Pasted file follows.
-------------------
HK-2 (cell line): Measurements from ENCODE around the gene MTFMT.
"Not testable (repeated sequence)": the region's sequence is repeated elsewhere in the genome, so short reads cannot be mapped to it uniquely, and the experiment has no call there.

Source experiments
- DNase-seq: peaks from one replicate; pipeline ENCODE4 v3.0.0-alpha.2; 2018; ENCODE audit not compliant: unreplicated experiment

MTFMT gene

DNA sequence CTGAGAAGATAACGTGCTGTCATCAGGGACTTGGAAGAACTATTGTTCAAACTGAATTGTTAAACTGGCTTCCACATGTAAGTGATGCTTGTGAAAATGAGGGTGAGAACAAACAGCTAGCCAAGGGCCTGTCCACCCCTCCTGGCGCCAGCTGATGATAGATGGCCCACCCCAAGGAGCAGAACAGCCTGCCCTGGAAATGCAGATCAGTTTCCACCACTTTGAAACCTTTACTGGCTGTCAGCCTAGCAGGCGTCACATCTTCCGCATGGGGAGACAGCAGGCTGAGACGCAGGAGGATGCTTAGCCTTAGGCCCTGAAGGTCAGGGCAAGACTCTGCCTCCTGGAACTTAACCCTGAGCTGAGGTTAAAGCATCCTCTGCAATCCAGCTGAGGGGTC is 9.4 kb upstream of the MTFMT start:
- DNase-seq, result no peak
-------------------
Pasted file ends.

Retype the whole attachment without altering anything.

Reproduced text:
HK-2 (cell line): Measurements from ENCODE around the gene MTFMT.
"Not testable (repeated sequence)": the region's sequence is repeated elsewhere in the genome, so short reads cannot be mapped to it uniquely, and the experiment has no call there.

Source experiments
- DNase-seq: peaks from one replicate; pipeline ENCODE4 v3.0.0-alpha.2; 2018; ENCODE audit not compliant: unreplicated experiment

MTFMT gene

DNA sequence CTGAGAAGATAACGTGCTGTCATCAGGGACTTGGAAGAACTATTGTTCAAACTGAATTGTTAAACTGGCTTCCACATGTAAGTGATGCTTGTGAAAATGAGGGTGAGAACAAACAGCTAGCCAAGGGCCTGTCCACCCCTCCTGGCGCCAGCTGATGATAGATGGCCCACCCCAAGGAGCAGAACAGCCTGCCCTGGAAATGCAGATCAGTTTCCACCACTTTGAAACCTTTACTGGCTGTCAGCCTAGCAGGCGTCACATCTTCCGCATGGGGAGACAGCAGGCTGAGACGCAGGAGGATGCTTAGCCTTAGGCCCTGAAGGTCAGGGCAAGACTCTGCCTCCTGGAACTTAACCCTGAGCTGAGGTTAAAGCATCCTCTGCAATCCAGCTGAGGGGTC is 9.4 kb upstream of the MTFMT start:
- DNase-seq, result no peak